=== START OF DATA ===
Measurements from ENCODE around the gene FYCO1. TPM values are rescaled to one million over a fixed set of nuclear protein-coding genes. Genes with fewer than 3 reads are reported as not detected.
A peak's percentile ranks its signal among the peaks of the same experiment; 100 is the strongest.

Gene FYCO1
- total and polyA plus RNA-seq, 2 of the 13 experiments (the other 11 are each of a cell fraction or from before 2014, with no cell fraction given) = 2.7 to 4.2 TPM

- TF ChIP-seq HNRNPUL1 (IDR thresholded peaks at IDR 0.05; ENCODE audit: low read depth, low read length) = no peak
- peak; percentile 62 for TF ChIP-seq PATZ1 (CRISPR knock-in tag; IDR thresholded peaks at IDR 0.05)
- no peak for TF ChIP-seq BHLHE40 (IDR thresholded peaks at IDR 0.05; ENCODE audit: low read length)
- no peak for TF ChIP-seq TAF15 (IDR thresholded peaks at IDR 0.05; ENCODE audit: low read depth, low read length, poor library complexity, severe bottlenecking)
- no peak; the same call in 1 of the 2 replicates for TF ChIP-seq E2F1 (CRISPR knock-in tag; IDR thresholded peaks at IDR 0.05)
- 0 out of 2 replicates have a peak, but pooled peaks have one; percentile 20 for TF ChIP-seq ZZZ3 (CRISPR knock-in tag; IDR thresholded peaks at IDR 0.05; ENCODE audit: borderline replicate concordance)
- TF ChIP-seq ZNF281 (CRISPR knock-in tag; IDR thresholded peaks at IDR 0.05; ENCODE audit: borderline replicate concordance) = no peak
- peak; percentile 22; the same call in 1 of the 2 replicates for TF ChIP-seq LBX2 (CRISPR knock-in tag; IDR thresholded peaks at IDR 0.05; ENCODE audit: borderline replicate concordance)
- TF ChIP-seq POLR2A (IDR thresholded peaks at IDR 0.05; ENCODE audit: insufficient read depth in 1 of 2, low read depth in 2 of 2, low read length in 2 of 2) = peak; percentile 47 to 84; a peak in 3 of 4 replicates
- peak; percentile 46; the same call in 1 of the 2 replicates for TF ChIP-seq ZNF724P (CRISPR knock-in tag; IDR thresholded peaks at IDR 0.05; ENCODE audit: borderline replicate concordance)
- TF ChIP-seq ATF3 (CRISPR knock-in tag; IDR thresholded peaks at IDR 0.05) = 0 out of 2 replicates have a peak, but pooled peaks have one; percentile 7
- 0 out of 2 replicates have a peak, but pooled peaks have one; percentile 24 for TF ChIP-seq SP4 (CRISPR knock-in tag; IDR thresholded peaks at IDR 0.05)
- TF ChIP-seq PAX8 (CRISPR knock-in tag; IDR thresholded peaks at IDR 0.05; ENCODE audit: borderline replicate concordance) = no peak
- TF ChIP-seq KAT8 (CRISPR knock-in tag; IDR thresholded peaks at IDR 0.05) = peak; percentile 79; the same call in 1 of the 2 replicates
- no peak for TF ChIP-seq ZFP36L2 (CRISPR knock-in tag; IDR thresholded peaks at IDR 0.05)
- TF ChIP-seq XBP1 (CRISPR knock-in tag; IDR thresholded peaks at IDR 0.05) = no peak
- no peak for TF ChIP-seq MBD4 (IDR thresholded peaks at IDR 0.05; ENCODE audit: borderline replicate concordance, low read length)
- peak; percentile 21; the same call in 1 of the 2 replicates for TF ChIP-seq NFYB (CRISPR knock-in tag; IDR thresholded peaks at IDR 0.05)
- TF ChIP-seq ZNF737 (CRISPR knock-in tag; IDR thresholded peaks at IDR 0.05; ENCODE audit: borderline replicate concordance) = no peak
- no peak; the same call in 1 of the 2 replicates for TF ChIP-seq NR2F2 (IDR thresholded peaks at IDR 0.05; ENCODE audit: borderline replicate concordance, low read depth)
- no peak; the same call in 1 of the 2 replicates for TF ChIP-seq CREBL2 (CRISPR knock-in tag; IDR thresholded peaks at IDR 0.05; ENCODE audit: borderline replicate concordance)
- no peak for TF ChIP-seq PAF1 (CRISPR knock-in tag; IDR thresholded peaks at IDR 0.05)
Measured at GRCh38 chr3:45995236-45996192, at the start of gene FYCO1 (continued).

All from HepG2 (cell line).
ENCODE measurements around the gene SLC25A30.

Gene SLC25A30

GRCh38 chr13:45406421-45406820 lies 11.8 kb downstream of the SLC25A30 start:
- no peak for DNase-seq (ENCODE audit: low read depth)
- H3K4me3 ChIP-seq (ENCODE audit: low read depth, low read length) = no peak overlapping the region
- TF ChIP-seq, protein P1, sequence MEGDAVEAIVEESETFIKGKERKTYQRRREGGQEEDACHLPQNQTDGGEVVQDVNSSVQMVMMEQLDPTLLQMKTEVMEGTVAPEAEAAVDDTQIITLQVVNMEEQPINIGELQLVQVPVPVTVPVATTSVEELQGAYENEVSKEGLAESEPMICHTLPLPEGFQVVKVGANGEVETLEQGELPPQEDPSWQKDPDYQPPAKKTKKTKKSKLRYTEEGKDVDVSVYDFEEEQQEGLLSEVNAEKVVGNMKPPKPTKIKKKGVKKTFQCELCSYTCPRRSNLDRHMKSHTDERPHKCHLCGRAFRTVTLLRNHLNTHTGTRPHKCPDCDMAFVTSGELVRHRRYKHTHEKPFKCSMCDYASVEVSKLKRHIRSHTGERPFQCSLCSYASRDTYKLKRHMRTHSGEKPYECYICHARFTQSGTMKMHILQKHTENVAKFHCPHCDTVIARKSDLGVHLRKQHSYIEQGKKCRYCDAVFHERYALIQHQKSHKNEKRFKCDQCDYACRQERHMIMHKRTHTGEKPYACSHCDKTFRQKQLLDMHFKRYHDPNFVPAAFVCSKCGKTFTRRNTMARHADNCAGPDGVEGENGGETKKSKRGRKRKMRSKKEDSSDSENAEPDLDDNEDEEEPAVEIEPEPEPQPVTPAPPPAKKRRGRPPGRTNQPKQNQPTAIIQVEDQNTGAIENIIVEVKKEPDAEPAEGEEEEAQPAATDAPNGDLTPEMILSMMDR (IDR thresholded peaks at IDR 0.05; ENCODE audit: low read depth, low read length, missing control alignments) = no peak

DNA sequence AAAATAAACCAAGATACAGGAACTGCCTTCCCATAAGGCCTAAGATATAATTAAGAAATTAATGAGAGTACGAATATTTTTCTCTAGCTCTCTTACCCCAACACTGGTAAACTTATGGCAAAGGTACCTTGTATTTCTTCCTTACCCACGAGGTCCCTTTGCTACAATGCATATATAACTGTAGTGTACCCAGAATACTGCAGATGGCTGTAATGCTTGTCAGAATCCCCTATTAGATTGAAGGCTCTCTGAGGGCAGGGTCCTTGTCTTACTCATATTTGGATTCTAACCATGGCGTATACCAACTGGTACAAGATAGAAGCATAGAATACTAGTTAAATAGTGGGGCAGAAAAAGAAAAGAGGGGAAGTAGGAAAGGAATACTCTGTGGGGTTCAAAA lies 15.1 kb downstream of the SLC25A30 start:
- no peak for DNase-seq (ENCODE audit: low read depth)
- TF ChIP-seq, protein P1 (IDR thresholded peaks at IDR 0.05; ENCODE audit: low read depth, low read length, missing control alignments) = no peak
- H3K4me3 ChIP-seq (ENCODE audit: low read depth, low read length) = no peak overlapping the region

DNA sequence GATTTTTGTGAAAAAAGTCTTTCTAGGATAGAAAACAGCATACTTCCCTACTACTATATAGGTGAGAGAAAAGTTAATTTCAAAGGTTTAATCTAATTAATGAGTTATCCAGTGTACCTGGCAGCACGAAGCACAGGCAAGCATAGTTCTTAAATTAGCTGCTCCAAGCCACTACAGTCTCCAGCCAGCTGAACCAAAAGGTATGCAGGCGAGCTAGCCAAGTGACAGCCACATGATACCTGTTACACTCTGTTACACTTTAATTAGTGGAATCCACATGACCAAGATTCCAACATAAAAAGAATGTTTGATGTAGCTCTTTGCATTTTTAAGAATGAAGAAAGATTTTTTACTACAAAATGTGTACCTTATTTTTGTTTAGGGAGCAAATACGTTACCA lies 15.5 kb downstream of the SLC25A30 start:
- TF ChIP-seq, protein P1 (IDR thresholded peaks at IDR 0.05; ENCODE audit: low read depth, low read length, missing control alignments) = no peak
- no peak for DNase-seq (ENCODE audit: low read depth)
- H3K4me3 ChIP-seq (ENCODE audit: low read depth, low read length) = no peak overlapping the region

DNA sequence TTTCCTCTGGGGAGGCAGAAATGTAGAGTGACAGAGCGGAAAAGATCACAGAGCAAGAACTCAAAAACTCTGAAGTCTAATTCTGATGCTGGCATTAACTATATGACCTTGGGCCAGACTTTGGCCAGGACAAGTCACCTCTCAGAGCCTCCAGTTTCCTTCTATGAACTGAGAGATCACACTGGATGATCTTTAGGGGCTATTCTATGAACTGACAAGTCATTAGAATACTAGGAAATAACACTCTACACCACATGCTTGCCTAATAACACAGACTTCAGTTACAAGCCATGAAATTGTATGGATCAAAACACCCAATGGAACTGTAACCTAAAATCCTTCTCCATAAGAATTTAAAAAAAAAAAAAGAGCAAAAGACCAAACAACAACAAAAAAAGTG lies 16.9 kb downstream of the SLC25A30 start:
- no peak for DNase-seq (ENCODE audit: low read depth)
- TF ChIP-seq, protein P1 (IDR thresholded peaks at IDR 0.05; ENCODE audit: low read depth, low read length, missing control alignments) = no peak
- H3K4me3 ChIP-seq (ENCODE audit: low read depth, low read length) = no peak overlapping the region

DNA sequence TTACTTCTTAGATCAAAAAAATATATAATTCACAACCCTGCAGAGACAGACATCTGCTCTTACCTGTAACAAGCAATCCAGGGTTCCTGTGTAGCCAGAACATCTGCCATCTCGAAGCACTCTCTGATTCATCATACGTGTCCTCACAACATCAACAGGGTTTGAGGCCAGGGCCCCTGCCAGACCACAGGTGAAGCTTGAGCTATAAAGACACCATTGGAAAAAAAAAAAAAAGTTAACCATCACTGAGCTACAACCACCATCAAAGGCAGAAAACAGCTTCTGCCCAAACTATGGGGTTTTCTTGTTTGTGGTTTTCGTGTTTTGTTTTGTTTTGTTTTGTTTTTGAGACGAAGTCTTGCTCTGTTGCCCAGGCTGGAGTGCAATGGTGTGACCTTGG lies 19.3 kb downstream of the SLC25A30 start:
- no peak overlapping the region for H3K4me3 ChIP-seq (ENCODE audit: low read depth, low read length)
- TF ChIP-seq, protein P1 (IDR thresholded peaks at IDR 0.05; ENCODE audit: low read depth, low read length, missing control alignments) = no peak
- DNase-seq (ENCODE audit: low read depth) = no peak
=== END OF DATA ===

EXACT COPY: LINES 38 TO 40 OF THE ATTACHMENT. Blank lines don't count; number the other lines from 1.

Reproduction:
- H3K4me3 ChIP-seq (ENCODE audit: low read depth, low read length) = no peak overlapping the region

DNA sequence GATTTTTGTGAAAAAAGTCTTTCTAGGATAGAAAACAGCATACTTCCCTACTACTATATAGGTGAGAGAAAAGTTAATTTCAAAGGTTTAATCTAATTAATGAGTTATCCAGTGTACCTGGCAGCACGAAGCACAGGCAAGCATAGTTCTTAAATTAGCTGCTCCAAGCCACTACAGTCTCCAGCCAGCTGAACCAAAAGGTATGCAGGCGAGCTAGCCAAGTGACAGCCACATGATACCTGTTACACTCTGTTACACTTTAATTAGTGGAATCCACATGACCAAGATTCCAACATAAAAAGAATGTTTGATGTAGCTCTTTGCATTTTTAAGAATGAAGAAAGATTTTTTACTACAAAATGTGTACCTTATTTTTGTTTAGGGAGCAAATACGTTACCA lies 15.5 kb downstream of the SLC25A30 start:
- TF ChIP-seq, protein P1 (IDR thresholded peaks at IDR 0.05; ENCODE audit: low read depth, low read length, missing control alignments) = no peak